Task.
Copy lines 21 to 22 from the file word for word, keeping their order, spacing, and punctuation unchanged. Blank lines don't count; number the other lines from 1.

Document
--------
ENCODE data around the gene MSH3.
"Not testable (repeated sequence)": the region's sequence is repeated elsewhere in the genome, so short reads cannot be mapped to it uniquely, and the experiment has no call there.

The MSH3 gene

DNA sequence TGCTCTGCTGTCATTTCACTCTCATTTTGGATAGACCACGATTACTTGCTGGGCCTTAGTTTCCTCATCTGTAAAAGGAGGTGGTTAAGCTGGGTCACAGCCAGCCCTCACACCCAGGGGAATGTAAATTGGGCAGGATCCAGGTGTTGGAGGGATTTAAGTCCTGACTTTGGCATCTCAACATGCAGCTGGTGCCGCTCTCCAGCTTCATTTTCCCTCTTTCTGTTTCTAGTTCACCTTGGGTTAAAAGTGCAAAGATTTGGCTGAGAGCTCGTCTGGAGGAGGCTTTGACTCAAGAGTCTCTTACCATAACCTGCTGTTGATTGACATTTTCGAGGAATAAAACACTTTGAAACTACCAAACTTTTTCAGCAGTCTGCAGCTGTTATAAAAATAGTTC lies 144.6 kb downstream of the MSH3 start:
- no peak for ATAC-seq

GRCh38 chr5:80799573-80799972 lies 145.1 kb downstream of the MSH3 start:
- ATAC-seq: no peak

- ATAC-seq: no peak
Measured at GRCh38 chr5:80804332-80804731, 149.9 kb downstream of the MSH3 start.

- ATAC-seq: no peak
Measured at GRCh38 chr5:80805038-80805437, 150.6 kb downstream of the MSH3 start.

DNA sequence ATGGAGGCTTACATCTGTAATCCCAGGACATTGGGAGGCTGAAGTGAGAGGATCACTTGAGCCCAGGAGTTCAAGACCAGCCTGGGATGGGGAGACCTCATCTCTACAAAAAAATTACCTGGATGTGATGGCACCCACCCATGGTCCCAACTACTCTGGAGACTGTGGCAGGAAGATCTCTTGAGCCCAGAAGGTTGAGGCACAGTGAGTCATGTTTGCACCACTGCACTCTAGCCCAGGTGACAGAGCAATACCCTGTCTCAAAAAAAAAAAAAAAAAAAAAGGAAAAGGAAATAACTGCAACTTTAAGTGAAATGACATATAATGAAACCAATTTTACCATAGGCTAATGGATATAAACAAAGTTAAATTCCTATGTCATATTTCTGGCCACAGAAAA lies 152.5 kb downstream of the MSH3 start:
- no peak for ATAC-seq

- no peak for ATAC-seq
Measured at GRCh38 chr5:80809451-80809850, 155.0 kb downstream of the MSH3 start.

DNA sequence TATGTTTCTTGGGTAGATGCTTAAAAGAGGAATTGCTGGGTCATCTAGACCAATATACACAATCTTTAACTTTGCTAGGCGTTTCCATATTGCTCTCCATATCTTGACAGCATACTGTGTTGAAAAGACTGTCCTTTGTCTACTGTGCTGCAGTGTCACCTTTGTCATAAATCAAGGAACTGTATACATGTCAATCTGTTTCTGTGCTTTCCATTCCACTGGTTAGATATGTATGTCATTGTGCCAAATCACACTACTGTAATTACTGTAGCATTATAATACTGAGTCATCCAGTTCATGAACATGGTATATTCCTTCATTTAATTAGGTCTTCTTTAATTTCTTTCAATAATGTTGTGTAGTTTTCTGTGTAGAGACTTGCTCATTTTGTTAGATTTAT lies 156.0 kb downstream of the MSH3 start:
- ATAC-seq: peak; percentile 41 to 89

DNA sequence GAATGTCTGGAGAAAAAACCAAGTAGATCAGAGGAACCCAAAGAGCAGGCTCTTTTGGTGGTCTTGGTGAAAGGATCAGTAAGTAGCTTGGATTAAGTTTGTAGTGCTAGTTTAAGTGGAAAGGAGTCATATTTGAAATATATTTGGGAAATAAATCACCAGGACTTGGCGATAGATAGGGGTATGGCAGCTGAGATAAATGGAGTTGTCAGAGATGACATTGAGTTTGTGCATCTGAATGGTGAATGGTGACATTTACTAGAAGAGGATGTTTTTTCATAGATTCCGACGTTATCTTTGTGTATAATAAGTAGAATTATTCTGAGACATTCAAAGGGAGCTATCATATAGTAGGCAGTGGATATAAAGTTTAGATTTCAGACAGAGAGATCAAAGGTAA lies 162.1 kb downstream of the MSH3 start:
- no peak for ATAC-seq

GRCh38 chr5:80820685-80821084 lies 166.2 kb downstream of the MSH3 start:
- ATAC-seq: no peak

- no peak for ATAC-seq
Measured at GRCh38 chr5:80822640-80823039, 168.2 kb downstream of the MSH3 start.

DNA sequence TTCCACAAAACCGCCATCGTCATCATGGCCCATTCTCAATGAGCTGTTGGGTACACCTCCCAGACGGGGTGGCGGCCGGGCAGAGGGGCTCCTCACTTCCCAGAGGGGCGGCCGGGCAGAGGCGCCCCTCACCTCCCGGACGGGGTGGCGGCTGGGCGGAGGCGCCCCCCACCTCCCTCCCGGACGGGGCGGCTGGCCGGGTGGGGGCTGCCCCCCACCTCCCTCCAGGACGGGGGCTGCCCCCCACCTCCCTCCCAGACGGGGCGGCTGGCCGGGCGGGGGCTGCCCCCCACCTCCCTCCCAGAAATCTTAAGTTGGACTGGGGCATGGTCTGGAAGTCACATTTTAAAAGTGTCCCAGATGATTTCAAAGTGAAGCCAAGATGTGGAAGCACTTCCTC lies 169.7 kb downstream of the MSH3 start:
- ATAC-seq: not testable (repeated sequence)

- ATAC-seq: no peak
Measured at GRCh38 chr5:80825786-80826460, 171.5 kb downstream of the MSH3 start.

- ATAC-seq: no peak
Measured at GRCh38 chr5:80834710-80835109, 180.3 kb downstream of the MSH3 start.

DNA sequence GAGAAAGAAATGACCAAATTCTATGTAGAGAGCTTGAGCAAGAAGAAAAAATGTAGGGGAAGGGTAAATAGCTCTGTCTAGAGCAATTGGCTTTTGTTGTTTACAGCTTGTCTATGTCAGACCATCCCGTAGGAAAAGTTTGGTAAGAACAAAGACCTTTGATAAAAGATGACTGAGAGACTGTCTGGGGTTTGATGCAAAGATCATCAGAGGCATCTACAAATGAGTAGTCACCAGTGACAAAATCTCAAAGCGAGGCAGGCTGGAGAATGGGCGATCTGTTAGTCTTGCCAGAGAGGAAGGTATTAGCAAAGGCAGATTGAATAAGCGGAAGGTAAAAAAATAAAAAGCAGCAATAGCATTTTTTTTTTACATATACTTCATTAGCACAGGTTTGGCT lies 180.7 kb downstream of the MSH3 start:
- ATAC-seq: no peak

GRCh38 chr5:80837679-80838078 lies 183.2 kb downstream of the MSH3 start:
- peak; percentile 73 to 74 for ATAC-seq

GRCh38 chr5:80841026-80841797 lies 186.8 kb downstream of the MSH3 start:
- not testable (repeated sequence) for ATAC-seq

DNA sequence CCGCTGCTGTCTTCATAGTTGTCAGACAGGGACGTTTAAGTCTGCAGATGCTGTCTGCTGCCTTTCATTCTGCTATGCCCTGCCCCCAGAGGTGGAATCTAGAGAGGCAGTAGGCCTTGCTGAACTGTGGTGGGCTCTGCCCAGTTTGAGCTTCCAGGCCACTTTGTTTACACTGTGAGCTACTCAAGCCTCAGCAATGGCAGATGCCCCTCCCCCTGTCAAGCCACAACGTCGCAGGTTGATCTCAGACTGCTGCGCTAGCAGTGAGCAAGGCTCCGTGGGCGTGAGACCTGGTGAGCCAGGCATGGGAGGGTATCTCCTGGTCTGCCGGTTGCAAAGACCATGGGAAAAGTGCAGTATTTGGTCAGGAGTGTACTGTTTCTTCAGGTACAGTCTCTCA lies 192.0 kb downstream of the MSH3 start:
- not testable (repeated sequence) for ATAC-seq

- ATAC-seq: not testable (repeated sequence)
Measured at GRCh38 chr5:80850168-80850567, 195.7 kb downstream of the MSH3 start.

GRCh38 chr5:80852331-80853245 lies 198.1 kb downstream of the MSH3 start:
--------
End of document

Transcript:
- ATAC-seq: no peak

- no peak for ATAC-seq